P&A Grant Thornton News

Business priorities to consider when recovering from the COVID-19 crisis

"Even if the impact of the COVID-19 pandemic varies across industry sectors and regions, it is no exaggeration to recognize that the struggle is real,” said Marivic Españo, chairperson and chief executive officer of P&A Grant Thornton.

The coronavirus disease 2019 (COVID-19) pandemic is a world-changing event. For many business executives, the toughest leadership test is how to deal with the coronavirus crisis and its aftermath.

For business leaders across the Philippines, the actions they take now and in the weeks ahead — especially as quarantines are modified or loosened — will define them and their companies. “Even if the impact of the COVID-19 pandemic varies across industry sectors and regions, it is no exaggeration to recognize that the struggle is real,” said Marivic Españo, chairperson and chief executive officer (CEO) of P&A Grant Thornton.

CEOs working urgently to balance dozens of critical priorities each day are starting to focus on two leading questions: “How can we navigate through the crisis to emerge stronger than others in our industry?” and “How can we learn through this experience to win in a new world?”

As economic life appears to stabilize, organizations need to be ready with the right strategy to outperform their industry peers. Companies that adopt more quickly to the initial transition — and, eventually, to the new environment — will emerge stronger.

However, this recovery will be different. Factors such as how widely different markets bounce back or whether people are forced back into quarantine with subsequent outbreaks of COVID-19 complicate the picture. Knowing what will happen next is impossible. However, it is possible to consider the lessons of the distant and recent past when thinking about the future.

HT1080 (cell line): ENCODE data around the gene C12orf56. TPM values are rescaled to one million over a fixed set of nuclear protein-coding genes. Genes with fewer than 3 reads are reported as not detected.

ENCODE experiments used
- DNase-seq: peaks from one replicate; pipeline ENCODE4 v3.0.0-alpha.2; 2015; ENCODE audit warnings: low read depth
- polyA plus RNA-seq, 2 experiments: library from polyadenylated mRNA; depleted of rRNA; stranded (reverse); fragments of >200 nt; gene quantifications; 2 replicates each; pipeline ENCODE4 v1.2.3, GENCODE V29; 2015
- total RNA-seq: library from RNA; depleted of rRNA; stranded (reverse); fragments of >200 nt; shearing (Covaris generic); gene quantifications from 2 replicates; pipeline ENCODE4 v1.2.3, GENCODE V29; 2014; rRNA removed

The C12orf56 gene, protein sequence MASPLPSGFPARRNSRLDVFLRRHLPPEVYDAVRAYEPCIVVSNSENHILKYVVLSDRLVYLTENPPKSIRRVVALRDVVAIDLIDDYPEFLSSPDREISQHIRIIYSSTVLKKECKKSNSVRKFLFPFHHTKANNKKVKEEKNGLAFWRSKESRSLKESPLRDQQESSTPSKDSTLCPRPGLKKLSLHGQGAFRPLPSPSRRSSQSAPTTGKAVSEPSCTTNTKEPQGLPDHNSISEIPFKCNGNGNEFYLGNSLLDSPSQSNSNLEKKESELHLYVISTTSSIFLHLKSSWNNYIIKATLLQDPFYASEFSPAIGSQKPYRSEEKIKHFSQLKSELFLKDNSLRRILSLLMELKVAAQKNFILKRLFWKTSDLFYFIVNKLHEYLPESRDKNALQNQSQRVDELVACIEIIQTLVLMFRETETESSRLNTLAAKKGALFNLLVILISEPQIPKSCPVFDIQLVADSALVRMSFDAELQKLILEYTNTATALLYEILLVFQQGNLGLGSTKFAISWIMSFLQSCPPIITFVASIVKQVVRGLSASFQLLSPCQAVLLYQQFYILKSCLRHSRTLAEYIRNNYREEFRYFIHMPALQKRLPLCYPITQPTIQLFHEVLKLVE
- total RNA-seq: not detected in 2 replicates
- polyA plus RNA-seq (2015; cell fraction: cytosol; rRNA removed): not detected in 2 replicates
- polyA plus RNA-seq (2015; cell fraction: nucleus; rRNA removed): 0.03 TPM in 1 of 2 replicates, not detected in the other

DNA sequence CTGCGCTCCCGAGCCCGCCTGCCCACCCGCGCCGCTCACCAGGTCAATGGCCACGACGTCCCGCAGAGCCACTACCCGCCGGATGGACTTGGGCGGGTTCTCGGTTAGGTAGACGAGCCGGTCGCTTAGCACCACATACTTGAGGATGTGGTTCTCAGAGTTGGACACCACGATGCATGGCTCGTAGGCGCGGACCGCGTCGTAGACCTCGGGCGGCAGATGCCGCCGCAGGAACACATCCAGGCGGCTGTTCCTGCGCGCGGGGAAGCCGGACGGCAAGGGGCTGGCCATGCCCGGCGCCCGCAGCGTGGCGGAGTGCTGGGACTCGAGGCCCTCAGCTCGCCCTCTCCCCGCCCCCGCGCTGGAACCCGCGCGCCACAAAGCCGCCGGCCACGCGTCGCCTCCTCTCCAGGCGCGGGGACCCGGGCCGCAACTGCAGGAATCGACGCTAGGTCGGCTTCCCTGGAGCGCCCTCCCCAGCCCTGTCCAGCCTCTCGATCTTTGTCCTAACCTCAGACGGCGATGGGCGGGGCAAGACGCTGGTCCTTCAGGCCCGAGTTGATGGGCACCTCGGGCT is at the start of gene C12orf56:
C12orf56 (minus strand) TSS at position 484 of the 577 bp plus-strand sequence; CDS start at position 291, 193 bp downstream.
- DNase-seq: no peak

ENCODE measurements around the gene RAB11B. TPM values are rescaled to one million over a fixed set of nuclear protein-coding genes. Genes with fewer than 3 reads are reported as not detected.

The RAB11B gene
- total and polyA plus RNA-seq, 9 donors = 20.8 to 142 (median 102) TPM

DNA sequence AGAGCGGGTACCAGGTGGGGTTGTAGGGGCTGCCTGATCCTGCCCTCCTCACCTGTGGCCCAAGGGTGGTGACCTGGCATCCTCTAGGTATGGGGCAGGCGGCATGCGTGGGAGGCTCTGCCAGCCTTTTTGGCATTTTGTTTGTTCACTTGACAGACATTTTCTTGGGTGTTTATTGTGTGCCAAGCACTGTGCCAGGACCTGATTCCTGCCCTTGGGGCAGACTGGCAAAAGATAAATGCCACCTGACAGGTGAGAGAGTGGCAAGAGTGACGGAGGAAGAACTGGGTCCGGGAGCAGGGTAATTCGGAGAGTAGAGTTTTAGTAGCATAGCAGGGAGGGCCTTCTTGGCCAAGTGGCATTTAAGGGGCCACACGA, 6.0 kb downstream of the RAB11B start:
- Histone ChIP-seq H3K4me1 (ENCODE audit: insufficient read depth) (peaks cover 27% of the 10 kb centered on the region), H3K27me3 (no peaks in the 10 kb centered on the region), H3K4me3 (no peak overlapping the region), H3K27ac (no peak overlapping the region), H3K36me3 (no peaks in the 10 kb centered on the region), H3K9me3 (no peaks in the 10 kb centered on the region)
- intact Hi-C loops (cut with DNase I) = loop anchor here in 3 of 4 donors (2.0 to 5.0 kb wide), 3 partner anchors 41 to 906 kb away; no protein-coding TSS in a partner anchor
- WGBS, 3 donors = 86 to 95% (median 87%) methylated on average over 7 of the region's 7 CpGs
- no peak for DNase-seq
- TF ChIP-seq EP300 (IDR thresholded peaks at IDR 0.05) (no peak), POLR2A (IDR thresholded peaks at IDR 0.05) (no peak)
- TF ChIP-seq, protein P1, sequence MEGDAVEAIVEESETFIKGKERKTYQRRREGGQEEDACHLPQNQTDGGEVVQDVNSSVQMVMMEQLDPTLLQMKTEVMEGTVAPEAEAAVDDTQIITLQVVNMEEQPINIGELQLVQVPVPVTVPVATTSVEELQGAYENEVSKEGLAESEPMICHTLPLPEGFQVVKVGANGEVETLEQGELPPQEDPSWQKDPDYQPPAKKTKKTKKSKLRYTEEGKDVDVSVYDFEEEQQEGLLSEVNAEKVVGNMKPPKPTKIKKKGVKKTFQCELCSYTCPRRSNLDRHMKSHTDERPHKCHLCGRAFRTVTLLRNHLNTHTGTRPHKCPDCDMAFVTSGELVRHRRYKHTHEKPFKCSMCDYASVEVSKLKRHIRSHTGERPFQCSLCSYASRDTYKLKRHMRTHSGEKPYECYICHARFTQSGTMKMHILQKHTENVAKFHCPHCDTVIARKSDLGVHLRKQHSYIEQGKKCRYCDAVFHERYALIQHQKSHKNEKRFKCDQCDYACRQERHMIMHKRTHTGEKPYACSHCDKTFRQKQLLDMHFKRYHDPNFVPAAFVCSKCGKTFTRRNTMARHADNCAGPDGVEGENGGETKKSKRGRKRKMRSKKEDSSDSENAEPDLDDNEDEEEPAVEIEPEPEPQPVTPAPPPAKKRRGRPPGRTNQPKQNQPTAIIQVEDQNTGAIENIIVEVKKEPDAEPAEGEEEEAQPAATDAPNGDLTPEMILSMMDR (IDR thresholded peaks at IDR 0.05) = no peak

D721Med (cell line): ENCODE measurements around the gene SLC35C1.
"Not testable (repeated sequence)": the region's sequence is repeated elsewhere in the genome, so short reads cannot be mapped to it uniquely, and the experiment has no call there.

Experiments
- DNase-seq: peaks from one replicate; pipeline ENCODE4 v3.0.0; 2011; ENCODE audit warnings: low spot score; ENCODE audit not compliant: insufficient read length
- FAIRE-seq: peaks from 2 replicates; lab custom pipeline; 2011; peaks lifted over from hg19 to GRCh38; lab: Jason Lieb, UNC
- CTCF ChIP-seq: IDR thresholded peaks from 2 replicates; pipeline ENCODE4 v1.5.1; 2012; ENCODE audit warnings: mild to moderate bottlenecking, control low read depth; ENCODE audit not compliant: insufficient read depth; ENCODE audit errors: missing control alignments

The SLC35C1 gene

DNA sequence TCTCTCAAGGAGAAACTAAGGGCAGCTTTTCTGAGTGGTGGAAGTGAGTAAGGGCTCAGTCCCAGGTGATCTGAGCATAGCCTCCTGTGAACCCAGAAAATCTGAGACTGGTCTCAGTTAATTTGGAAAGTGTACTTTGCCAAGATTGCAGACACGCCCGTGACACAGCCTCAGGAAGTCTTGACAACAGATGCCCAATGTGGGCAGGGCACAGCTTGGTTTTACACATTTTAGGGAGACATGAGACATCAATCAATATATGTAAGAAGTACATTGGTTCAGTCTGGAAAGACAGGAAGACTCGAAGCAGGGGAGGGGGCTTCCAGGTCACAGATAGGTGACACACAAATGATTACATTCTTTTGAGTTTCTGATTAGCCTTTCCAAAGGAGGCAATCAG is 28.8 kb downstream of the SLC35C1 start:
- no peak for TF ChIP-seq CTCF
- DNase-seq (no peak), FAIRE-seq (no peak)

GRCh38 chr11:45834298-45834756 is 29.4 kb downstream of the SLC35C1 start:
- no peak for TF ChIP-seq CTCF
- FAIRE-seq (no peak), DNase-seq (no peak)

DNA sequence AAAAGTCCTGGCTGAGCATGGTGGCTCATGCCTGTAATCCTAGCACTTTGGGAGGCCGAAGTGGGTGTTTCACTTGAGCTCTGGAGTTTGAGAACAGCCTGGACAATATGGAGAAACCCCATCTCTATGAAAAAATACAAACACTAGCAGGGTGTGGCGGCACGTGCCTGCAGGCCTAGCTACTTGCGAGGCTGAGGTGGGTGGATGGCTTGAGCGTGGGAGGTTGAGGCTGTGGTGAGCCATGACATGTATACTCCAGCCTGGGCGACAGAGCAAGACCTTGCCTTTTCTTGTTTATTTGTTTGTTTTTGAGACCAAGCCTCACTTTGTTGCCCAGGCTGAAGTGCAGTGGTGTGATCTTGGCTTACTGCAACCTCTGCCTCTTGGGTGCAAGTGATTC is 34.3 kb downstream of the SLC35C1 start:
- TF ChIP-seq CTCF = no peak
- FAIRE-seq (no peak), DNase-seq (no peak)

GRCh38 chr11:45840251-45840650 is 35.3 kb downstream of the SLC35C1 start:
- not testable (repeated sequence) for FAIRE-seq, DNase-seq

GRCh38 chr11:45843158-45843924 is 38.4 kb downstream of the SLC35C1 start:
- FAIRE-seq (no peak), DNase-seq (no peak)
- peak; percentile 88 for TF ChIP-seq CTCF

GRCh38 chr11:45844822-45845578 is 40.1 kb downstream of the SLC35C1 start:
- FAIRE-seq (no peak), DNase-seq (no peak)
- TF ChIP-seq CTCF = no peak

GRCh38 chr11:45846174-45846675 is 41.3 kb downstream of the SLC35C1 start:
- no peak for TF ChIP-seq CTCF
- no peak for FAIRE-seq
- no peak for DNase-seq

The following elements will be essential in shaping the new norm — and business leaders will need to come to terms with them: workforce, capital and resources, operational model, and supply chain.

Workforce

During these uncertain times, businesses must assess their plans and realign their activities to adapt to the new rules prescribed by the government. “Businesses must be willing to try new practices, switch to better tools, and update action plans for the short, medium, and long terms,” said Ms. Españo. “Updated processes will help businesses adapt to a changing market and set them on track to a brighter future,” she added.

Capital and resources

Pre-COVID-19, cash budgets were calculated monthly. Since the coronavirus crisis, however, organizations have been reviewing their cash assets as often as weekly. How do you budget your organization’s cash during such times? First, project your accounts receivable realistically and review other cash sources. Next, list down all your expenses and other cash outflows. Finally, analyze your accounts payable to suppliers, taxes, and payroll from the previous period.

Operational model

Rethink your operational model and allow the business to adapt. In the long term, think about implementing process automation and integrating technology into operations. When reviewing business activities, consider the shift to Industrial Revolution 4.0 or digital transformation. “Set new business goals with such changes in mind, make informed decisions, and take advantage of every opportunity. Dare to innovate,” said Ms. Españo.

Supply chain

When a crisis such as COVID-19 hits, organizations need to reinforce their supply chain to continue meeting customer and client demand. Securing your supply chains is paramount. It is done by assessing the situation quickly and then moving forward with an action plan aimed at preventing problems and implementing solutions. Monitor inventory levels as well by establishing critical inventory thresholds and building stockpiles, as needed. Likewise, strengthen relationships with customers by finding alternative shipping methods, adjusting delivery schedules, and being transparent about your challenges. Lastly, cement supplier relationships by controlling your cash flow and negotiating payment terms.

The uncertainty that is this far-reaching makes it challenging to control the challenges at hand, let alone in the years ahead. It is imperative to reconstruct for the future and not solve the problems of the past.

Companies have begun to consider their return to health. For most, the pre-pandemic business as usual won’t be nearly enough. To move beyond survival mode, organizations need to think beyond their defaults, reimagining how they recover, operate, organize, and use technology, setting the foundations for sustainable success. In a twist of irony, a crisis like this coronavirus pandemic brings new opportunities and should be a trigger to explore new directions.

 

As published in BusinessWorld, dated 21 May 2020